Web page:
It's 9 o'clock in the evening, you're in an unfamiliar part of town, and you've run out of cash.

No problem. Just type a request to find the nearest ATM into your auto navigation device, and the computer establishes the quickest route there, based on distance and posted speed limits. You are then guided turn by turn via directions on the screen, as well as by voice prompts.

Such technology, held up for years by cost and reliability, is starting to make a move and two local companies, Magellan Corp. of San Dimas and Monrovia-based IVS Inc., are in the forefront.

"As the market scales up and prices scale down, I expect consumer demand (for in-car navigation systems) to increase steadily over the coming years. At some point, the GPS navigation systems will move out of the aftermarket and be offered as an option directly from the car manufacturer," said Joshua Harari, senior investment officer for S & P; Equity Group.

GPS stands for Global Positioning System technology, which uses a network of satellites to pinpoint the exact location of a car equipped with a special antenna.

Cars are just the most recent application for GPS products, which the United States GPS Industry Council says will create an $8.5 billion industry nationwide by 2000. GPS has been most widely sold for military, commercial aviation and commercial nautical uses. The second-largest use, Harari said, has been for recreation, after hand-held GPS units dipped below $100. Hikers and boat owners take the systems with them not only as an orienteering tool, but also a safety device.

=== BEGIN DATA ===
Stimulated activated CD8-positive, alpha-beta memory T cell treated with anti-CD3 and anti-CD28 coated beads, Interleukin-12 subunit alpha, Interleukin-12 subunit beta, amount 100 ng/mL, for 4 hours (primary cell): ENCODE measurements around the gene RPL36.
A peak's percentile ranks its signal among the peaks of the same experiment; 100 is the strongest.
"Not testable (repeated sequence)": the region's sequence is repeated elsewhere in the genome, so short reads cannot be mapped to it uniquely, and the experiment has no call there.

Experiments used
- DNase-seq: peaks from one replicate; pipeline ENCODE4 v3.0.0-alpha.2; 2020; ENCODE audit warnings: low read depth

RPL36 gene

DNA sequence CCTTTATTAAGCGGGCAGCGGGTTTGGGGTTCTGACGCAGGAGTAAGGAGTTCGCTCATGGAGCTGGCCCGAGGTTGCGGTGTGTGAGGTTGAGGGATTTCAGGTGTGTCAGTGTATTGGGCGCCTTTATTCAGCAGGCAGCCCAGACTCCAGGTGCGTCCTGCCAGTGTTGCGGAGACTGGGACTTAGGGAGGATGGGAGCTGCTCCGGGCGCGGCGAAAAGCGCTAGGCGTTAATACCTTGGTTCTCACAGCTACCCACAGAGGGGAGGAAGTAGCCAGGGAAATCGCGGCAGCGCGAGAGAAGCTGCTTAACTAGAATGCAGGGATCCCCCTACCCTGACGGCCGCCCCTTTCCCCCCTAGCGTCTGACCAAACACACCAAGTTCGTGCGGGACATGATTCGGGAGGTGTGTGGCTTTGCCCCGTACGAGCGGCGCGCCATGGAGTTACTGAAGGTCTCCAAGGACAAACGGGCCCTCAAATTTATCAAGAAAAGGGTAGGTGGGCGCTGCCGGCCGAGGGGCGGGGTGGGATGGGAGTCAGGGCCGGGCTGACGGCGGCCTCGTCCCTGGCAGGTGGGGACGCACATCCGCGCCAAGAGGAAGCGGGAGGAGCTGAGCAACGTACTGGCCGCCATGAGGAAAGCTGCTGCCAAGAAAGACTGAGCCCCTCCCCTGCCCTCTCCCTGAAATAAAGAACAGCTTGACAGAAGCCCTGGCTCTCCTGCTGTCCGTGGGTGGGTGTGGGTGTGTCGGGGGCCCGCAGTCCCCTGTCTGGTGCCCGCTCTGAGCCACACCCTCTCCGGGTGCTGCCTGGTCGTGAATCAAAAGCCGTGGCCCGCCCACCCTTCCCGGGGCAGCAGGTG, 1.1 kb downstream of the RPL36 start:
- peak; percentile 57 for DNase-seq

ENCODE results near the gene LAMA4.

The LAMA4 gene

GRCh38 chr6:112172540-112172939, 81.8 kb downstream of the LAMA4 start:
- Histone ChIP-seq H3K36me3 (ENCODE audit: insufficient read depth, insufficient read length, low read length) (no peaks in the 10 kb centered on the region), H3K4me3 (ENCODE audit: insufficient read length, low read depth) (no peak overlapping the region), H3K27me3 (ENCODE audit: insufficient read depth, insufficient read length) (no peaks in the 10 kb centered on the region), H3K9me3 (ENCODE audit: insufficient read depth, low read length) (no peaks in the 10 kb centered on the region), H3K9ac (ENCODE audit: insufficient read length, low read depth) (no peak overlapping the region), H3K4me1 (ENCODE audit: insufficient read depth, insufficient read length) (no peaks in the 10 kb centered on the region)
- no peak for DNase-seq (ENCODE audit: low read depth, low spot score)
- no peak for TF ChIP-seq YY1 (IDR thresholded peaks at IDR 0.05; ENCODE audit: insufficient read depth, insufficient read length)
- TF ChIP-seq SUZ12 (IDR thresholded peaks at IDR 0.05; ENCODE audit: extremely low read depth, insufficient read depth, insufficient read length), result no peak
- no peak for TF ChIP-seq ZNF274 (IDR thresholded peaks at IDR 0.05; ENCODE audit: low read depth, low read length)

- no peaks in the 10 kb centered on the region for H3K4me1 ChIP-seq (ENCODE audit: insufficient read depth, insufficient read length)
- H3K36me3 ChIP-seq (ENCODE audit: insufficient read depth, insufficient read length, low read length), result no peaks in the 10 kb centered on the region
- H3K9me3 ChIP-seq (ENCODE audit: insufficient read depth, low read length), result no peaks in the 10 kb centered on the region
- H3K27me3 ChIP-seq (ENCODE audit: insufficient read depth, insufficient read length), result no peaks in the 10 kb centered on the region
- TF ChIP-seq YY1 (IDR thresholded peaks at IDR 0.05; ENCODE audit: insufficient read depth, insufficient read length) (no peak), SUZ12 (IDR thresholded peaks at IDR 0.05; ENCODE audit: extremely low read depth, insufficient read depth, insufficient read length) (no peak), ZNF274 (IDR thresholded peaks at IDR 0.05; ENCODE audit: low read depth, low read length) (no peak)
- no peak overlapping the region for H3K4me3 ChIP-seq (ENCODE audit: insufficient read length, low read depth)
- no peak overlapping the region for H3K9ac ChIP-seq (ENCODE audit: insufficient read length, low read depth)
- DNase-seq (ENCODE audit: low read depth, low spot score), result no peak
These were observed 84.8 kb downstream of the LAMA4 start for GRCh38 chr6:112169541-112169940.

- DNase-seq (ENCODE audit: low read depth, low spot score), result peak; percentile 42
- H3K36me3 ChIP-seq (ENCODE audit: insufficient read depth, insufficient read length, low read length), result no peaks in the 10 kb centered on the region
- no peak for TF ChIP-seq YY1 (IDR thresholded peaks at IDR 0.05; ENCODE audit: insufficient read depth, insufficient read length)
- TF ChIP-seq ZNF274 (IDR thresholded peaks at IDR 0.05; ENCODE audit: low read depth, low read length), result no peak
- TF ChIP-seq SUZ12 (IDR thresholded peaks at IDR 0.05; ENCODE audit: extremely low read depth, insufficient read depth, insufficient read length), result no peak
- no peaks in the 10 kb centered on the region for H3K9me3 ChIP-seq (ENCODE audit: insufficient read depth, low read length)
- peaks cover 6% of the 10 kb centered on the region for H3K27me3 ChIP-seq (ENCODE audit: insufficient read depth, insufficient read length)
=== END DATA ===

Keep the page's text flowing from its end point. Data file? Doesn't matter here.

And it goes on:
Japan started the push for auto navigation systems in 1990 and now leads the market. But the United States is catching up; in North America, the number of vehicles with navigation devices is expected to double to about 15 percent between now and 2000, according to the Electronics Industries Alliance Market Research Center.

Magellan, which recently merged with Sunnyvale-based Ashtech Inc. and last year acquired Rockwell's commercial GPS division, reported that domestic sales of its "PathMaster" in-car navigation units could hit $3 million this year, up from just $40,000 in 1997.

That growth rate towers over the 30 percent rate of growth Magellan is seeing for its industrial and hand-held navigational products, although they currently constitute a larger share of Magellan's sales.

"GPS was originally created for government and airline applications, but now consumers are driving the industry," said Magellan President Chuck Boesenberg. "So-called smart cars with such features as collision avoidance are still five to 10 years out, but the navigational systems are available now."

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